Editorial: We need fearless discussion on women's ordination

by NCR Editorial Staff

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In an interview with The Irish Catholic newspaper, former Irish President Mary McAleese calls Pope Francis "by far the most intriguing pope of my lifetime." She says, "His greatest legacy to the church has been his welcoming of debate after the stultifying and suffocating imposed silence" of his two immediate predecessors.

"I think Francis is allowing the church to breathe and that is a wonderful thing," she says. Many of us agree with that sentiment, as well as with the qualification that follows: On the issue of women, Francis has been unwilling to include or accompany the largest marginalized group in the community.

"My church's long history of misogyny" has more than once driven her to "looking at options," said McAleese, but she's never been able to actually leave. "The Catholic church is woven into me, and I relate to it, and for all its messiness it calls me home."

Many Catholics, women especially, but also men, resonate with McAleese's statement. Despite recognizing the injustice that surrounds them, many can't bring themselves to walk away from their home. The church hierarchy has counted on this reluctance to leave as a final measure of control, but these constraints are weakening, especially among younger Catholics.

The constraints on those who would speak up while remaining at home are also evidently weakening. A group of 12 Irish priests has issued a statement protesting the "strict prohibition" against speaking about the question of women's ordination, rightly noting that the Vatican decree simply has not worked. It is all but inhuman to demand that people not think about or discuss a question that is so compelling for so many.

When Pope John Paul II issued Ordinatio Sacerdotalis in May 1994, writing that the church "has no authority whatsoever to confer priestly ordination on women," he meant to close the door to any discussion of ordaining women.

Eighteen months later, Cardinal Joseph Ratzinger, then prefect for the Congregation for the Doctrine of the Faith, said the ban on women's ordination belongs "to the deposit of the faith." Ratzinger as Pope Benedict XVI upheld these teachings, keeping the door closed.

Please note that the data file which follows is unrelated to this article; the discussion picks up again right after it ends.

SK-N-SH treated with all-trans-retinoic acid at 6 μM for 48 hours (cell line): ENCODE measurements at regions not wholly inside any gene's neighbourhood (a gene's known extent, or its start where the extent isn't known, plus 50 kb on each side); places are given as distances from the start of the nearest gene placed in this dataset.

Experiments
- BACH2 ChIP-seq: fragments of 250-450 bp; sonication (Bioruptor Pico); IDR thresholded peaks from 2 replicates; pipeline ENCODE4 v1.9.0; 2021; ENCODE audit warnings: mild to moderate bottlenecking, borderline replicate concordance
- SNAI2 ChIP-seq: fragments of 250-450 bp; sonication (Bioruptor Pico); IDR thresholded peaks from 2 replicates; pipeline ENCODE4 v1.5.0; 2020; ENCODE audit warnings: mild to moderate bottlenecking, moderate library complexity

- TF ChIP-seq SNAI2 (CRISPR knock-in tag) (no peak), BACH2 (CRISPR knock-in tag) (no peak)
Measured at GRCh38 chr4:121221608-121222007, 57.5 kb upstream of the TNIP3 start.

Francis, while praising the "feminine genius" and calling for more roles for women in the structures of the church, has refused repeatedly to consider ordaining women, echoing his predecessors.

That door may be closed, but like the persistent widow in Luke's Gospel, we stand outside knocking and saying, "Render a just decision for me." We would urge Francis to lean heavily on that metaphor and perhaps find both reason and will to push the door open a bit.

He would find considerable support among Scripture scholars, theologians, quite a few bishops and probably even a cardinal or two should he allow the discussion to take place.

We are led to believe by experts who have studied the issue that the most abundant scholarship exists justifying the ordination of women to the diaconate. That would be a start. Anyone with any experience in the church knows that women have provided most of the service and ministry in the church over many decades.

The issue is hardly settled. Indeed, the gap between the rationales offered for prohibiting women's ordination and the growing global reality of women overturning centuries-old conventions to make significant contributions in previously all-male settings, is embarrassingly large and growing.

We must be persistent in reminding Francis, who advocates bold discussions and fearlessness in pursuing the truth, of his own words. Most recently in Florence, Italy, he warned against seeking solutions in "obsolete conduct and forms that no longer have the capacity of being significant culturally."

He and other church leaders must be convinced of two things:

First, we need bold, fearless discussion on the question of women's ordination. Simple declarations that "the door is closed" cannot be the answer.

Second, Francis and other church leaders must see that a ban on full participation by women in the church is obsolete and is no longer culturally significant.

Many people — too many people — in the church are prevented from speaking on this issue, some through outright bans and directives, most through intimidation and fear of losing livelihoods and careers. Those of us with the freedom to speak up against this injustice must do so loudly.

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